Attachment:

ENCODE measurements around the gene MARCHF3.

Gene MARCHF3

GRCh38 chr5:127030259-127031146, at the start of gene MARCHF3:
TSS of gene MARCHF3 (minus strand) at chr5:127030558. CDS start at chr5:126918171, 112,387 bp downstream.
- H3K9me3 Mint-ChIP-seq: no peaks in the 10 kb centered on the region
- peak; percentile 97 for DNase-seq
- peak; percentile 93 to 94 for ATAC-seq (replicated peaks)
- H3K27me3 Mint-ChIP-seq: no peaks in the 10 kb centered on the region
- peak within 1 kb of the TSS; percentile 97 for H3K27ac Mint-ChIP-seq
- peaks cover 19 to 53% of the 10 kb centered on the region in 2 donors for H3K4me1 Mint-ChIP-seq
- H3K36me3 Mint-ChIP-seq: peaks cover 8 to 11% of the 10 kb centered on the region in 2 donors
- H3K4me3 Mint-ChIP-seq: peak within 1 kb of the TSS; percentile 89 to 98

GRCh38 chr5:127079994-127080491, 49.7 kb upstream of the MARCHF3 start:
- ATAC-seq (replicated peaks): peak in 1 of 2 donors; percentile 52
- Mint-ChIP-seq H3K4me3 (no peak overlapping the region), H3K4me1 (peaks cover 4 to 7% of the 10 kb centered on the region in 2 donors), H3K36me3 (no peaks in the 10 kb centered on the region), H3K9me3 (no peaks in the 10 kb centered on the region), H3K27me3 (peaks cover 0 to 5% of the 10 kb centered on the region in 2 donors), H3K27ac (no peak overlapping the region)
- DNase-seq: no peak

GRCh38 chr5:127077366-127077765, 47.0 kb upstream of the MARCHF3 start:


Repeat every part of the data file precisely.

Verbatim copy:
ENCODE measurements around the gene MARCHF3.

Gene MARCHF3

GRCh38 chr5:127030259-127031146, at the start of gene MARCHF3:
TSS of gene MARCHF3 (minus strand) at chr5:127030558. CDS start at chr5:126918171, 112,387 bp downstream.
- H3K9me3 Mint-ChIP-seq: no peaks in the 10 kb centered on the region
- peak; percentile 97 for DNase-seq
- peak; percentile 93 to 94 for ATAC-seq (replicated peaks)
- H3K27me3 Mint-ChIP-seq: no peaks in the 10 kb centered on the region
- peak within 1 kb of the TSS; percentile 97 for H3K27ac Mint-ChIP-seq
- peaks cover 19 to 53% of the 10 kb centered on the region in 2 donors for H3K4me1 Mint-ChIP-seq
- H3K36me3 Mint-ChIP-seq: peaks cover 8 to 11% of the 10 kb centered on the region in 2 donors
- H3K4me3 Mint-ChIP-seq: peak within 1 kb of the TSS; percentile 89 to 98

GRCh38 chr5:127079994-127080491, 49.7 kb upstream of the MARCHF3 start:
- ATAC-seq (replicated peaks): peak in 1 of 2 donors; percentile 52
- Mint-ChIP-seq H3K4me3 (no peak overlapping the region), H3K4me1 (peaks cover 4 to 7% of the 10 kb centered on the region in 2 donors), H3K36me3 (no peaks in the 10 kb centered on the region), H3K9me3 (no peaks in the 10 kb centered on the region), H3K27me3 (peaks cover 0 to 5% of the 10 kb centered on the region in 2 donors), H3K27ac (no peak overlapping the region)
- DNase-seq: no peak

GRCh38 chr5:127077366-127077765, 47.0 kb upstream of the MARCHF3 start: